Milwaukee, Washington, D.C., Las Vegas, Austin, New York City and many other cities have in recent years had to ask residents not to drink unboiled water, due to microbiological and chemical contaminants. These alerts portend much more serious problems in the years ahead if prompt action is not taken to improve the nations drinking water systems

The Milwaukee cryptosporidium outbreak in 1993 alone sickened more than 400,00 and killed 111 people. The Centers for Disease Control estimates one million get sick every year from bad water, with about 900 deaths occurring. Other estimates range far higher, suggesting as many as 7 million may become sick every year due to bad water. The poor, the young, the elderly and the ill are most victimized by unsafe water.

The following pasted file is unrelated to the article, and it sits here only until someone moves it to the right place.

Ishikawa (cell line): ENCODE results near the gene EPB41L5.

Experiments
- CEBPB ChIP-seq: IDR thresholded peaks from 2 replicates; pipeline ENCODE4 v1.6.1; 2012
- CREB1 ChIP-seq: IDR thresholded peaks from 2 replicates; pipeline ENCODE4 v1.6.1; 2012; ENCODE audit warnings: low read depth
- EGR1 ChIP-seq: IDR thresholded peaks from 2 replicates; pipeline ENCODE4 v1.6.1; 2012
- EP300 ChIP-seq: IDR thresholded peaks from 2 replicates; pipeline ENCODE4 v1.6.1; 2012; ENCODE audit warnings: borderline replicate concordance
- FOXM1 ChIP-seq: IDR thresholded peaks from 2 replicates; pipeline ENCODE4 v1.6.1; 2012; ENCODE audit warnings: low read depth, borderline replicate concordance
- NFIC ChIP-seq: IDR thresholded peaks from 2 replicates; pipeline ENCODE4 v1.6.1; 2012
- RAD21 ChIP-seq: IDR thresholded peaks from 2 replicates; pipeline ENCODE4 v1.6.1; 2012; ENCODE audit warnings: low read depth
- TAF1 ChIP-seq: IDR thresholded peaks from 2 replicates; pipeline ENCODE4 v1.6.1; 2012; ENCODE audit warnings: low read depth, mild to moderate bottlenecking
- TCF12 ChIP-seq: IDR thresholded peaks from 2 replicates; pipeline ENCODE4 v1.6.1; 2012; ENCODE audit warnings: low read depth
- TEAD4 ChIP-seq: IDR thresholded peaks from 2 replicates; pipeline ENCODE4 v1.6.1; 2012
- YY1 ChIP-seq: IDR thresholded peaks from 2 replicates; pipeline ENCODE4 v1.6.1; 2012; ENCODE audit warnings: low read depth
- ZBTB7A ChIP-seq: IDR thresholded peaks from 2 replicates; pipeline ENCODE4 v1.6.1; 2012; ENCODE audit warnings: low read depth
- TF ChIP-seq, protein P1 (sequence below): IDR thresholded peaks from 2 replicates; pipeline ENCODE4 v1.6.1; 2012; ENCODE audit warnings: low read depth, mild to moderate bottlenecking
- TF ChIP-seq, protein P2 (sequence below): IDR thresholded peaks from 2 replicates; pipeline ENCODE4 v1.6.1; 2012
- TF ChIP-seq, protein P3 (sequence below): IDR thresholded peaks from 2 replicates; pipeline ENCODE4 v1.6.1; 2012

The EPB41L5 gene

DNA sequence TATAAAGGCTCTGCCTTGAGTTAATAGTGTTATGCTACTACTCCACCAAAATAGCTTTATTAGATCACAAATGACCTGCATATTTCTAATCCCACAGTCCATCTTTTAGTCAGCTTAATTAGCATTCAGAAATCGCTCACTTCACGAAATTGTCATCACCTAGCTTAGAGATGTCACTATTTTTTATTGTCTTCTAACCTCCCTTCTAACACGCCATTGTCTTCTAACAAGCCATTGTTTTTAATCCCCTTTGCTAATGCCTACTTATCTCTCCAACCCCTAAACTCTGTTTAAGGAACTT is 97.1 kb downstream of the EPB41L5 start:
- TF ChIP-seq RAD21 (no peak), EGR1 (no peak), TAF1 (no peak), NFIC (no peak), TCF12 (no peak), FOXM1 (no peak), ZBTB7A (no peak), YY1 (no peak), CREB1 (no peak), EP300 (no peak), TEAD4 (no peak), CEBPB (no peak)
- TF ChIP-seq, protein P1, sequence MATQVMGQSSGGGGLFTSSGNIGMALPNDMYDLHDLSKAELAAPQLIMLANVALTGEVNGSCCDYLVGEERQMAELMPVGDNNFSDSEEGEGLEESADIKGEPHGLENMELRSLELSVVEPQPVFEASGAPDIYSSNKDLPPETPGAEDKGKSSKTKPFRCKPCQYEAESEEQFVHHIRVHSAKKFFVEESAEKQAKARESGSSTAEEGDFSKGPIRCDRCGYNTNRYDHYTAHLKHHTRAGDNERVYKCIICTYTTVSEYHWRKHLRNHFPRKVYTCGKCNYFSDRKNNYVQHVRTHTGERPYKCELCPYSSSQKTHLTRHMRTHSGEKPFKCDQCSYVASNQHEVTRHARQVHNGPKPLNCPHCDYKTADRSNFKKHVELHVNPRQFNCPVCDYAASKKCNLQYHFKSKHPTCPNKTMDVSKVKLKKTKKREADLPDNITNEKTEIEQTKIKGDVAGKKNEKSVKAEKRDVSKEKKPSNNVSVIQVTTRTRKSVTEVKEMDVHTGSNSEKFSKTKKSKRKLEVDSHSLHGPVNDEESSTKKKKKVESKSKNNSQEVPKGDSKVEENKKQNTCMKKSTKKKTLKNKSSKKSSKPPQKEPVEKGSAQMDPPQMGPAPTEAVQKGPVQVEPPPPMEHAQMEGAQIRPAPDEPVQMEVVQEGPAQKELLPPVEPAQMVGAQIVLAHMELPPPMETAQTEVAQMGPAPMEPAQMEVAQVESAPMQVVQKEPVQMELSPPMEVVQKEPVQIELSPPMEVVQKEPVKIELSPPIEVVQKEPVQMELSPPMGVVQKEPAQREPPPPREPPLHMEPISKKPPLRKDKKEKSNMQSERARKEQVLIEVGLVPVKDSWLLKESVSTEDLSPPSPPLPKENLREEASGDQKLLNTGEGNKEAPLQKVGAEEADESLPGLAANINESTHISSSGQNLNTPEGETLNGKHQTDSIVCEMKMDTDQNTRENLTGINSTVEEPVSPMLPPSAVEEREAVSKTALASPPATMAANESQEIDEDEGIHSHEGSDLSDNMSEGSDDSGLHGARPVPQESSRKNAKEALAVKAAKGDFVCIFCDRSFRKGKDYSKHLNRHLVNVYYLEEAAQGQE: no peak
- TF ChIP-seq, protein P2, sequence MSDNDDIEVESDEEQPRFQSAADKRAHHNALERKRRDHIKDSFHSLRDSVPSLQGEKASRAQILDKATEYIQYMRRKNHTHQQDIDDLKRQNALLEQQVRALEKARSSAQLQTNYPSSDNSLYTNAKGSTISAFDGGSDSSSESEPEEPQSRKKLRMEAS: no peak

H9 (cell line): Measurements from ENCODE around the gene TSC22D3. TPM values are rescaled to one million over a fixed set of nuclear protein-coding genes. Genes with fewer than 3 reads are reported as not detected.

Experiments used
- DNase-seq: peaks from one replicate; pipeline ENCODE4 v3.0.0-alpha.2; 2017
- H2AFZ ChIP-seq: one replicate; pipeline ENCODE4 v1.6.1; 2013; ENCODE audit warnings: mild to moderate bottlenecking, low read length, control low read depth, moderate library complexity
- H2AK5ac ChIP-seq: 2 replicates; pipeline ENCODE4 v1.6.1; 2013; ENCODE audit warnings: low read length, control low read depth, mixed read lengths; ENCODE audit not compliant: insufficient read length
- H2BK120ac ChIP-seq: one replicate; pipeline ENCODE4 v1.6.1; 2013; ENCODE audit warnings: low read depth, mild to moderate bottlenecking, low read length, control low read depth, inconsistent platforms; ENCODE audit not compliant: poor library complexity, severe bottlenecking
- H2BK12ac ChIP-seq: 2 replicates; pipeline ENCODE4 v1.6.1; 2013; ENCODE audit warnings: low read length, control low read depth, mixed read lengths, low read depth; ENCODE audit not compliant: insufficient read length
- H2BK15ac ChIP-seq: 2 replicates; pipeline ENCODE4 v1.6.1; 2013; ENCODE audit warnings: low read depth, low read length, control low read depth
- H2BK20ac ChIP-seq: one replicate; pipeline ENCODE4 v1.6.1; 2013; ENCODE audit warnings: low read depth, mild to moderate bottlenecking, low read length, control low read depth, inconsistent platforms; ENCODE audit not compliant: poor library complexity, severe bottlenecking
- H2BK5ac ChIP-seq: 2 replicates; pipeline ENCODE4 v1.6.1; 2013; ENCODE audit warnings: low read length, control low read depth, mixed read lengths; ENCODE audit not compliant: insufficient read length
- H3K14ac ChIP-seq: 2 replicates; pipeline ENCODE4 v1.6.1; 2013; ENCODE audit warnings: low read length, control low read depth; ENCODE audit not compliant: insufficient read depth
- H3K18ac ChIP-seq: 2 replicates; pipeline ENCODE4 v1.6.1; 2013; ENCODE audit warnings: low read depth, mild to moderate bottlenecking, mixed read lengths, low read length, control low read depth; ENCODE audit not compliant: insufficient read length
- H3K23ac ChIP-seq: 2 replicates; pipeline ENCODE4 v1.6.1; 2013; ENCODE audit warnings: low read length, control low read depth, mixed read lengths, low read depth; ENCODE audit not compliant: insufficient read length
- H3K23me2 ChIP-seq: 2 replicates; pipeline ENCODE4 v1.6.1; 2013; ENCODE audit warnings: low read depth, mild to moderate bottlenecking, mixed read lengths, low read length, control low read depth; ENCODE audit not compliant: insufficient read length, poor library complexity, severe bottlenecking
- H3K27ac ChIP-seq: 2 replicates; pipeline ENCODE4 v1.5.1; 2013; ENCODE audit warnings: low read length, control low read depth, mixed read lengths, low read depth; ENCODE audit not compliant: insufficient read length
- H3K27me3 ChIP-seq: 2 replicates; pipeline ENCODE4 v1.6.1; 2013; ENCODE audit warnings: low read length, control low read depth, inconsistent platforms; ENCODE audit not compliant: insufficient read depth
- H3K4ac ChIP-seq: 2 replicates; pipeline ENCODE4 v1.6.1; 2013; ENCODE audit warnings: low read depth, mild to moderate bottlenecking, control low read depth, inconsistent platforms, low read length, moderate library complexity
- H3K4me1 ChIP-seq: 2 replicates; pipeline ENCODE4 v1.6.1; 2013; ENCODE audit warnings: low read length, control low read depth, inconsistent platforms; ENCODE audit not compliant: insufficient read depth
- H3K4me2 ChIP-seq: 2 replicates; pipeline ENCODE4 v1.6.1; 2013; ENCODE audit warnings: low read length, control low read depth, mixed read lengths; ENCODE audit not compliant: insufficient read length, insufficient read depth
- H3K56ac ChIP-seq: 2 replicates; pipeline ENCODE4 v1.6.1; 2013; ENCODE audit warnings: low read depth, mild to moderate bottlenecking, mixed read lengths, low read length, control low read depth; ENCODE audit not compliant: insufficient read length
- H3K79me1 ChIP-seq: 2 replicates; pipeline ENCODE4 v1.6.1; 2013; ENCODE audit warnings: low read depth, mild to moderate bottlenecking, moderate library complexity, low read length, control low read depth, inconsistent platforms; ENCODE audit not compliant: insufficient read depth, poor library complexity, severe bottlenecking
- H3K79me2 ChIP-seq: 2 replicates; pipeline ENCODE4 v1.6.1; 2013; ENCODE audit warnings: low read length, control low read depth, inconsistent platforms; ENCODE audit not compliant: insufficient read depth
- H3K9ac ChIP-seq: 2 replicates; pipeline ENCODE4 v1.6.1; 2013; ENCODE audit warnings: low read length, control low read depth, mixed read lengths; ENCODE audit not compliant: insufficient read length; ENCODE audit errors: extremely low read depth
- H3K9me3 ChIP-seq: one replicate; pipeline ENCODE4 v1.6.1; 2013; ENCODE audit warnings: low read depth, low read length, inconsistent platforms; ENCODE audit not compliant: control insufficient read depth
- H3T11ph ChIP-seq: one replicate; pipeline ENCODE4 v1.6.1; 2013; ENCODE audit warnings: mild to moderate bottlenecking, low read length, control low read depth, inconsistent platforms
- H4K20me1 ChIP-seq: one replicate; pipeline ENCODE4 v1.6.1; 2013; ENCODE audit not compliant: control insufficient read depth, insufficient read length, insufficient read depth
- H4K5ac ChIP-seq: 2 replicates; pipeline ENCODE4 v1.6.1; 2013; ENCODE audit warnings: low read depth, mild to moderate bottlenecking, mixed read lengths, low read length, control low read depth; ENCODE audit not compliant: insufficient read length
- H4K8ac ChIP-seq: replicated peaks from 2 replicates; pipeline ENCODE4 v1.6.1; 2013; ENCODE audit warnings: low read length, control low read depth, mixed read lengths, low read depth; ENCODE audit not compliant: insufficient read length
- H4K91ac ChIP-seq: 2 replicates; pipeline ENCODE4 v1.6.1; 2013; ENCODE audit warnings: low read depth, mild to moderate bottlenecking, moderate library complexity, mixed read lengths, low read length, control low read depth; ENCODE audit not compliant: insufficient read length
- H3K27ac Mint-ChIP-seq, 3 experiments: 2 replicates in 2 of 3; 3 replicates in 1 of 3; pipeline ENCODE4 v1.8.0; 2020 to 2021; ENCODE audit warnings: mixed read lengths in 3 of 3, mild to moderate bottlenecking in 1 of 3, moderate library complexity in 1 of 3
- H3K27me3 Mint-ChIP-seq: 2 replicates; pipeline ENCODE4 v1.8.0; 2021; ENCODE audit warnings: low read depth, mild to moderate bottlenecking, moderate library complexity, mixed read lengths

Given the nations failure in recent times to invest sufficiently to protect drinking water supplies and systems of provision, substantial sums will be needed to guarantee clean water to all. The EPA estimates nearly $140 billion will be needed over the next 20 years for water system
investments to install, upgrade or replace infrastructure.

That the water provision system has deteriorated to this point is a national disgrace. Earlier generations, seeking to advance the interest of public health and to better community life, bequeathed to us working water systems. In our short-sightedness, we have failed to invest in upkeep. But further delay brings with it greater expense, severe damage to public health and the deepening of an ugly class divide based on access to the stuff of healthy living.


The country has an equally urgent need to restore, renovate and improve the other half of the water management equation — the nation’s sewer and wastewater disposal system.